Patrick Paasila
Patrick Paasila

Patrick Paasila

Indigenous Health Scholarship

Western Sydney University, NSW

Bachelor of Medicine, Bachelor of Surgery
Scholarship Awarded 2022

Sponsored by:
PDG Stephen & Judith Humphreys

Indigenous Health Scholarship Program

How will I contribute to improving Indigenous health as a qualified medical practitioner or health worker?

I was born and grew up in South Western Sydney (Dharawal country). I am of Wiradjuri descent on my mother’s side and Finnish on my father’s. My Aboriginal roots go back to Bulgandramine Mission near Peak Hill in central New South Wales. The family has actually been fortunate enough to trace our ancestry back to James Nerang, who was a tracker for NSW Police at the turn of the 19th –20th century. His daughter, Sarah Waterloo, was my great great grandmother. I am grateful to be studying at university so that once I have graduated I can advocate for and the improve representation of Indigenous issues in the Australian health system.

I started my studies in the Bachelor of Medicine, Bachelor of Surgery (MBBS) program in 2014. I completed the first two years with a Distinction average (Dean’s Merit List; top 10% of medical students) and then took leave to complete a research degree (BMedRes). I then took further leave with the approval of the Dean to undertake a Doctor of Philosophy at The University of Sydney. I graduated my PhD last year in December having successfully published three first-author manuscripts (PMIDs: 30803086; 34396367; 33682204) and with other published contributions (PMID: 33649380). I also resumed my medical studies last year, entering Year 3 of the program. This year I published a review (prepared and submitted for review last year) in the field of Alzheimer’s disease (AD) (PMID: 35095394) and I have entered Year 4 of MBBS. I recently received news that my research proposal for an Honours qualification was approved, so I look forward to continuing research in AD. I hope to be actively engaged in AD research throughout my life with the aim of alleviating its burden in my local community with a focus on Indigenous health given that AD affects Aboriginals 3–5 times higher than the general population.

I am a keen learner and I have a proven record of academic achievement in both undergraduate studies and higher degree research. I will use the skills I have acquired throughout my tertiary education to improve the lives of my future patients. I will also be actively engaged in AD research throughout my life with the aim of reducing it’s overall burden in the general population and in Aboriginal communities in particular. Greater focus will need to be placed on AD as it is likely to be the leading cause of death and single biggest healthcare cost in Australia by the middle of the century. I have been extremely fortunate in the amount of support I have received from my family, friends, peers, and the wider community; it has got me to where I am now and I hope to pay this forward many times over in the future.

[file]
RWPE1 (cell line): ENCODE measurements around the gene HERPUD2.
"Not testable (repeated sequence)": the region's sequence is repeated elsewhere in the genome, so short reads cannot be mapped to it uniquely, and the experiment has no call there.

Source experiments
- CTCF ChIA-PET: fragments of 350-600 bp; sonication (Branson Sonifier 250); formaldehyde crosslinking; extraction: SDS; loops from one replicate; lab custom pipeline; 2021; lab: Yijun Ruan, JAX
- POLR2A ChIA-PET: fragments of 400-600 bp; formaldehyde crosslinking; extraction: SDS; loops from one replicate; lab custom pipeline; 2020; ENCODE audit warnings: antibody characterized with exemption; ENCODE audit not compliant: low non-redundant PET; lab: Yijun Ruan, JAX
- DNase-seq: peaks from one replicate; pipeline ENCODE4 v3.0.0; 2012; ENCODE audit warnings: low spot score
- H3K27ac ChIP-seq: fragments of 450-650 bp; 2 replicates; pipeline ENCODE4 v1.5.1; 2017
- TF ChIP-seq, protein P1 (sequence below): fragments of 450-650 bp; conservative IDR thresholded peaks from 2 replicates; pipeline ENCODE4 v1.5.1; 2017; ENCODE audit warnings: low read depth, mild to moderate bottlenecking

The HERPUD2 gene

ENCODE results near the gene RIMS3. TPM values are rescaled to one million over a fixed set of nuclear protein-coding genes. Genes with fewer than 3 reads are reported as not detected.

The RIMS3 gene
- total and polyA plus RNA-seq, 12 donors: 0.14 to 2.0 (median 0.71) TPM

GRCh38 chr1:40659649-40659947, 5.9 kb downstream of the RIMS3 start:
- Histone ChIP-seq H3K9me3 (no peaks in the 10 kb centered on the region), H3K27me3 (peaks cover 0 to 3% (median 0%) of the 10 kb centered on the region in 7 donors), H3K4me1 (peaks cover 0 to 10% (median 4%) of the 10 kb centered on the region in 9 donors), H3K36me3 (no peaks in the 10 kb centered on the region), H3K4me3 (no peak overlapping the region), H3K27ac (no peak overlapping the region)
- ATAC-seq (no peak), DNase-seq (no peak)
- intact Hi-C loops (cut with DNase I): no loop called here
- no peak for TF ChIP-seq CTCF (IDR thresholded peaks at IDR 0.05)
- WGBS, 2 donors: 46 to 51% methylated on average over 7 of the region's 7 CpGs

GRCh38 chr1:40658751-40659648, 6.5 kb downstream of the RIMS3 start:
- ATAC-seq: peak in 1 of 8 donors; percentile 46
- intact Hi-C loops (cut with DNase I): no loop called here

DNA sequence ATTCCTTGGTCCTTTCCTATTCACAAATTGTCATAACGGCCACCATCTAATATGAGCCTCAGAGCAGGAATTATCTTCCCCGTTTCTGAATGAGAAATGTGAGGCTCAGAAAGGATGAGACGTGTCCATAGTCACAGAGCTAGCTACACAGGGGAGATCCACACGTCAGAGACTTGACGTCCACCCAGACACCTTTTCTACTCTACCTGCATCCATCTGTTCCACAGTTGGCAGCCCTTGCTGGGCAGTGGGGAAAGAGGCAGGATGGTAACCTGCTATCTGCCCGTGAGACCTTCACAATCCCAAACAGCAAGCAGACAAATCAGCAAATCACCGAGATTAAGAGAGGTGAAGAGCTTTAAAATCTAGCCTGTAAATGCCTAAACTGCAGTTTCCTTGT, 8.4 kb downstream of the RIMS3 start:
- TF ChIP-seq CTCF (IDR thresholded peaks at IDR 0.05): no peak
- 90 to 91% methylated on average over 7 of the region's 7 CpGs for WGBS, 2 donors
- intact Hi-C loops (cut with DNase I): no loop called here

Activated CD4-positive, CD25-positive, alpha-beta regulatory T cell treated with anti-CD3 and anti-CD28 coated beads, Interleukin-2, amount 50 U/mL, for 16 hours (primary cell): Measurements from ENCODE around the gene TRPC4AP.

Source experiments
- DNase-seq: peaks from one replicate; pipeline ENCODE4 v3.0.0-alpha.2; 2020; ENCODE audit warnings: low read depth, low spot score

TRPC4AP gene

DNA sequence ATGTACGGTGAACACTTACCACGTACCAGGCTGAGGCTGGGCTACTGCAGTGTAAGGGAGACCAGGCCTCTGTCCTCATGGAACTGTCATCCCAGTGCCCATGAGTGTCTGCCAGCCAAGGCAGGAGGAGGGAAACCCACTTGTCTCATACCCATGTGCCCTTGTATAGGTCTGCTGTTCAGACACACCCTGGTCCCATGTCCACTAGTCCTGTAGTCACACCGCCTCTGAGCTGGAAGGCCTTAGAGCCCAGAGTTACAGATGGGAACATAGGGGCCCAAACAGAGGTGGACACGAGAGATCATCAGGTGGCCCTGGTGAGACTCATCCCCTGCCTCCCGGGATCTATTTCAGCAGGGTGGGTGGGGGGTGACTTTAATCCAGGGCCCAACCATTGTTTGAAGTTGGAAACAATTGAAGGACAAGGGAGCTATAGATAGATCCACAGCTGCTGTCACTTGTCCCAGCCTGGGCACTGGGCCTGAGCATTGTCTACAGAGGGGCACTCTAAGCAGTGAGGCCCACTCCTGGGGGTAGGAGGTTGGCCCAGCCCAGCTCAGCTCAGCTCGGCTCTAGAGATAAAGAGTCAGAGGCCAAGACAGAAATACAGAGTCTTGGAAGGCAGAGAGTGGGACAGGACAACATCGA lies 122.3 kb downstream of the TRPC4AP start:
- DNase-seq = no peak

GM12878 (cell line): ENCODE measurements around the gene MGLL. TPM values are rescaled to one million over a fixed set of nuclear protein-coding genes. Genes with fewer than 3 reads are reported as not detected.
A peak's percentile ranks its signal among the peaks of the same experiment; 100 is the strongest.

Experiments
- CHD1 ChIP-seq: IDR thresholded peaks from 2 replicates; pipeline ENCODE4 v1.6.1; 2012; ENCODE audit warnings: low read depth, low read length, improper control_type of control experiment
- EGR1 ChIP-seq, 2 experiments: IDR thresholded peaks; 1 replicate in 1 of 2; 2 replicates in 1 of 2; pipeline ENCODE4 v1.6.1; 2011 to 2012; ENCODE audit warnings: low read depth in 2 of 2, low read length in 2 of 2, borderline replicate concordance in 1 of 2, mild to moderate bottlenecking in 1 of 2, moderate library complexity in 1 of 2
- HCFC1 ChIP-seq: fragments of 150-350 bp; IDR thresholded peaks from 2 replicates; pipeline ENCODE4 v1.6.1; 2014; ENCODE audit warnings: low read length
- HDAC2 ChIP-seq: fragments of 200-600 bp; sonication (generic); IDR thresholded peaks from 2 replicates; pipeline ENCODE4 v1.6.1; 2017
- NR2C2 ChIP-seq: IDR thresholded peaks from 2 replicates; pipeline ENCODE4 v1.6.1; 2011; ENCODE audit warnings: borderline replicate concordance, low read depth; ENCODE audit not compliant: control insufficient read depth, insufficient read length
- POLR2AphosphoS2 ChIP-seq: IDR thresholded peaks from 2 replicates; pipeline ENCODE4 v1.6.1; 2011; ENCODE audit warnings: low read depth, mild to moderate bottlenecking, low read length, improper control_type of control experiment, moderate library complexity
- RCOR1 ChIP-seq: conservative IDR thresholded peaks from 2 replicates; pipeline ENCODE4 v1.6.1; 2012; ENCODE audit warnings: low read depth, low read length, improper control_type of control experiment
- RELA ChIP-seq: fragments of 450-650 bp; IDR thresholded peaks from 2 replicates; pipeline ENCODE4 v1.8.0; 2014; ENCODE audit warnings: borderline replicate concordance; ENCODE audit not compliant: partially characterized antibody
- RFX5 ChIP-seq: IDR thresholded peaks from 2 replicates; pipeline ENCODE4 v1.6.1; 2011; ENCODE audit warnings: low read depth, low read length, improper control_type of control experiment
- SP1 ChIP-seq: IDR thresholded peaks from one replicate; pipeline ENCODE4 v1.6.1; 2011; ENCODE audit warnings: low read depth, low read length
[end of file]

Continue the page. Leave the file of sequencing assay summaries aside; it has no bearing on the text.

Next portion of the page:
Current Progressive Report

I am on to my fifth and final year of my medical degree at WSU! By year’s end I will be finishing up my tenth year at university so I’m very much looking forward to graduating and moving on with my work. My progress during the second half of last year was quite difficult for health reasons, but I’m glad to say I’m back on track to meet the challenges of this year. My placements for this year are on gastroenterology and vascular surgery at Nepean Hospital; critical care and anaesthetics at Blacktown Hospital; plastic and reconstructive surgery and renal medicine at Royal Prince Alfred Hospital; community GP; and the Werin Aboriginal Corporation Medical Centre at Port Macquarie. I may also have the opportunity to apply for an Assistant in Medicine (AiM) position which is a paid position being made available to final year medical students during the second half of the year.

I enjoyed my clinical placements on mental health at the new Campbelltown Hospital facilities and obstetrics/gynaecology at Fairfield Hospital during second semester. It’s been a real marathon getting to this point and the support I get from family, friends, mentors, the Rotary Club, and academic supervisors has been essential for me to persevere. It’s been hard work but it’s not without its rewards; I keep going because I find it personally fulfilling studying and working in medicine (I still get simple enjoyment by getting lost in the details of my studies) and what’s more is that I know I can have a positive impact on my community and broader society, particularly over the longer term.

I am also keen to keep up my research activities in affiliation with the BTRC at The University of Sydney in collaboration with a data science lab group at Washington University in St Louis, Missouri, USA.

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